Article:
“Until a cure is found, good care is the best medicine we have. There are more than 62,000 San Diegans suffering from Alzheimer’s today and a high correlation with those living with Down syndrome, so we are proud to be involved with Noah Homes to improve care in San Diego,” said Mary Ball, President and CEO, Alzheimer’s San Diego.
In addition to the memory care homes underway, Noah Homes has eight existing homes for 70 residents with disabilities ranging from Down syndrome to autism to cerebral palsy. In order to maintain high standards of care despite state budget shortfalls, Noah Homes raises more than $1 million annually from grants and community donations.
About HomeAid San Diego: HomeAid SanDiego, one of 18 chapters of HomeAid America, Inc., was founded in 2002 with the support of local building and real estate industry organizations. HomeAid’s mission of ‘building new lives for at-risk individuals and families through housing and community outreach’ is accomplished by partnering with the building industry and nonprofits who serve these populations, to build multi-unit housing for a reduced cost through the generosity of the building industry, their trade partners, financial institutions, and private and public donors.
About Noah Homes: Noah Homes is leading the way into the future for people with developmental disabilities and their families. As a nonprofit of more than 30 years, Noah Homes is pushing the boundaries of innovative residential care, advocacy and collaborative services. We are committed to maximizing each individual’s lifelong independence in a community environment that fosters dignity and respect, as well as personal and spiritual growth.
Partner Spotlight—The Founding Five, Noah Homes Memory Care Units (from Noah Homes’s The Compass)
Like many good stories, this one starts with a series of fortunate encounters that, together, become something great. When Molly Nocon, CEO of Noah Homes, became aware of the desperate need for memory care for people with developmental disabilities, she wanted to do more than dream about a solution. She wanted to build two memory care homes on the property at Noah Homes, where 70 adults with developmental disabilities currently live in eight separate homes.
Murfey Construction was recommended to the board at Noah Homes by a long time and committed stake holder, so when the opportunity arose to get involved with a project as special and ambitious as this one, there was no doubt in anyone’s mind that Murfey Construction was a natural fit to provide both the pre-construction services, as well as, the ongoing construction management services. Currently, Murfey Construction’s commercial general contracting division is leading the massive site work effort necessary to prepare the land at Noah Homes for building the new memory care structures as outlined by the plans. Moving forward, the team at Murfey Construction will stay on board operating as the owner’s representative for the remainder of the construction.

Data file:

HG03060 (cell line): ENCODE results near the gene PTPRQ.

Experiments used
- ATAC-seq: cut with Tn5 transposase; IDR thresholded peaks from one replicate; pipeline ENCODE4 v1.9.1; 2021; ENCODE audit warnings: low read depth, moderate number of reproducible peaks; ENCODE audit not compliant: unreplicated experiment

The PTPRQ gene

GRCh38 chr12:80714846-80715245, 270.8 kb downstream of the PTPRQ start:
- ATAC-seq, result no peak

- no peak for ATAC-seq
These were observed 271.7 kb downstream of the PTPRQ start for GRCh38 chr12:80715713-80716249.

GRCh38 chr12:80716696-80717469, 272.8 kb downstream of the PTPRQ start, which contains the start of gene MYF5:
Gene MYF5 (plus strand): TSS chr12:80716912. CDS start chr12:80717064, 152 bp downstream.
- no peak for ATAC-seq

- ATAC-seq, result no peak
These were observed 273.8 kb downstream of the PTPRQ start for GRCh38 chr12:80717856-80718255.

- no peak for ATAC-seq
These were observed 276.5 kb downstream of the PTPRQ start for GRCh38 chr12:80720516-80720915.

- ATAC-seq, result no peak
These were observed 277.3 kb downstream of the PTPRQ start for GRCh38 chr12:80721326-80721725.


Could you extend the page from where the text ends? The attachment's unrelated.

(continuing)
Damien McKinney introduces Molly to Alexis Parker—And it was instant chemistry, Alexis and Molly shared a passion to care for those in need, and with Alexi’s experience in building projects, the two became quick friends.
Alexis Parker connects Molly to the Dahlin Group—Alexis and Molly met with the Dahlin Group, who were already partners with HomeAid San Diego, and asked if they would design the homes for free, to which they sad “YES!”
The Dahlin Group reaches out to Schmidt Design—Dahlin had designed memory care homes in the past, but had more than just free design work up their sleeves. They were also closely connected with Schmidt Design, very talented landscape architects and site planners based out of San Diego. After meeting, Schmidt felt the call and the importance of this project and agreed to offer their services pro bono as well! At this point the ball was rolling and nothing could stop the momentum.
HomeAid San Diego & Brookfield Residential Collaborate—HomeAid San Diego worked closely with Adrian Foley, president and COO of Brookfield Residential and member of HomeAid America Board of Directors, to bring Brookfield aboard as the vertical build partner for the project.
Thank you to the entire build team!
Noah Homes, HomeAid San Diego, Murfey Construction, Dahlin Group, Schmidt Design Group, Inc., Brookfield Residential, CalAtlantic Homes